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Tag Archives: USA

Back to reality

4 Nov
3 November 2016. Returning to the U.S. has not been without surprises. It still amazes us to walk into a grocery store and see the embarrassment of riches available in the land of stuff. Sure, the shelf space devoted to pasta is minuscule compared to that in Italy, but my God we have everything in our markets! From French cheese to cosmetics and prepared foods, we can get it all in one stop. Italy has its many charms, but I can appreciate an efficient supermarket and access to food items other than Italian.
Here are some of our observations after a few days of wandering around Portland:
Yup, lots of olives here, but at double the price we paid in Roma!

Yup, lots of olives here, but at double the price we paid in Roma!

  1. The reason people order 400-calorie flavored lattes at Starbucks is to cover up the taste of the coffee.
  2. Mendicants will give you a sincere compliment when hitting you up for a donation. Apparently my color coordination was quite stunning, according to one panhandler. I did not donate to his cause.
  3. People park where they are supposed to.
  4. We had forgotten about samples in the grocery store. You can practically have lunch walking through an American market.

    We had forgotten about samples in the grocery store. You can practically have lunch walking through an American market.

    Boxed wine takes more shelf space at Fred Meyer than pasta does in our little market in Parioli.
  5. You cannot live without a car if you live more than a couple of miles from the city center. It took me 2 transfers and 75 minutes to go 9 miles in Portland on public transportation: Bus to MAX light rail to Portland Streetcar. Ridiculous.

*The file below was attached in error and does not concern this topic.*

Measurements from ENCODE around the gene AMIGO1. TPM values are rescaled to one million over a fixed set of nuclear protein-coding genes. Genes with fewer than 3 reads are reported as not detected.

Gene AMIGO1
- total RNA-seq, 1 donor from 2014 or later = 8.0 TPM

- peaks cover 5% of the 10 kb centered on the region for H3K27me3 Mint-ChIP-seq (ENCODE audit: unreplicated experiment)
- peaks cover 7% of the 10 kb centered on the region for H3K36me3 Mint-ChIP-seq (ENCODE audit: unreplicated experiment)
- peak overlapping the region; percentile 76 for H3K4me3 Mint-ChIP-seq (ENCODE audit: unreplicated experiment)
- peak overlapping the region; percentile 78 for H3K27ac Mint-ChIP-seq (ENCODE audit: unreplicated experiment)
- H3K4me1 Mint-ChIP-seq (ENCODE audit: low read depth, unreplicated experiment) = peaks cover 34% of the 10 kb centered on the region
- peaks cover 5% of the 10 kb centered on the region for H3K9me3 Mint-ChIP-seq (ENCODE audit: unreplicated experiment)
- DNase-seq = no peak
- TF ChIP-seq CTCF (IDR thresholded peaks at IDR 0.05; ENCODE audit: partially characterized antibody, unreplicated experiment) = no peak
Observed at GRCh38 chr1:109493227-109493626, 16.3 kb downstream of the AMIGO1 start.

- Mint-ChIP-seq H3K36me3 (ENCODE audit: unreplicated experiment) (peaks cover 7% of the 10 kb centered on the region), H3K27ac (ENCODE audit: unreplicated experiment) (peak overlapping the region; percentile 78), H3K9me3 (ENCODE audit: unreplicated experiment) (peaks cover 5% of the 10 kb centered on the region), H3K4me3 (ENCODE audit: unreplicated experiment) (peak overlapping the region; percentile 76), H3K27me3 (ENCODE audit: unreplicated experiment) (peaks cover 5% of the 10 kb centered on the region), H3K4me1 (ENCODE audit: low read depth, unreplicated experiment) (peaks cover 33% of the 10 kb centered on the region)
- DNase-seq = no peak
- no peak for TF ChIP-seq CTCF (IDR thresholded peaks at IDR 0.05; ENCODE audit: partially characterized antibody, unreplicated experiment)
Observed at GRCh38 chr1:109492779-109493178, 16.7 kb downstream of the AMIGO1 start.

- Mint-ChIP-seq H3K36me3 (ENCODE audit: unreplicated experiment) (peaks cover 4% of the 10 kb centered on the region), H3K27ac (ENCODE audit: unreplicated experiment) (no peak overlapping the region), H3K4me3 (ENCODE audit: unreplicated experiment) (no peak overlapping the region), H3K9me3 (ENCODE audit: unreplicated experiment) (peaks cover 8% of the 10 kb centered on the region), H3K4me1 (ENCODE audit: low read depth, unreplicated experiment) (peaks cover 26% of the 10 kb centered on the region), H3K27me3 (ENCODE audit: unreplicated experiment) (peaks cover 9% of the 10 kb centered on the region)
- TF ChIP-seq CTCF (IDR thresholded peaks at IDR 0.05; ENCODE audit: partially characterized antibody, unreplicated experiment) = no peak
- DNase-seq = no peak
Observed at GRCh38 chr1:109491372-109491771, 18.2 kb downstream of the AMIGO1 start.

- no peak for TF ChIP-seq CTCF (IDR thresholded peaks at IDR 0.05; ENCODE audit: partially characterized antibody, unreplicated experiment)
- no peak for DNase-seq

6. Food is crazily expensive in the U.S. and the price of wine is criminal. 
So many people have asked what’s going on with our return, I thought I would add a quick rundown of the past week.
We happened upon a wedding at the city hall while wandering around Frankfurt.

We happened upon a wedding at the city hall while wandering around Frankfurt.

We flew out of Roma to Frankfurt on Thursday, October 27. We spent two nights there so Janie, our sweet 20-year-old cat, could recover from the shorter flight before the long one to the West Coast. Just going to Frankfurt, she had to be in her carrier for 6 hours what with the transfer from home to FCO, waiting time, flight time, and getting to the NH Hotel at FRA. Janie did well with the flight and hotel stay. She explored our room extensively then settled in to take a nap.
Janie relaxes with her mousie at the NH Hotel, Frankfurt,

Janie relaxes with her mousie at the NH Hotel, Frankfurt,

On the 29th we took the overwater 10+ hour flight to Seattle on Condor Airlines. You might ask why the routing FCO-FRA-SEA when we needed to go to Portland. There are precious few carriers that allow animals in the cabin on an over water flight: only KLM/Delta, Lufthansa, and Condor. KLM/Delta out of Amsterdam to Portland was crazily expensive and Condor offered some attractive pricing out of Frankfurt. Our seats cost less on Condor and they charged half as much for the cat under-the-seat, for example, as Delta did four years ago.
Waiting at FCO, Janie has a look around.

Waiting at FCO, Janie has a look around.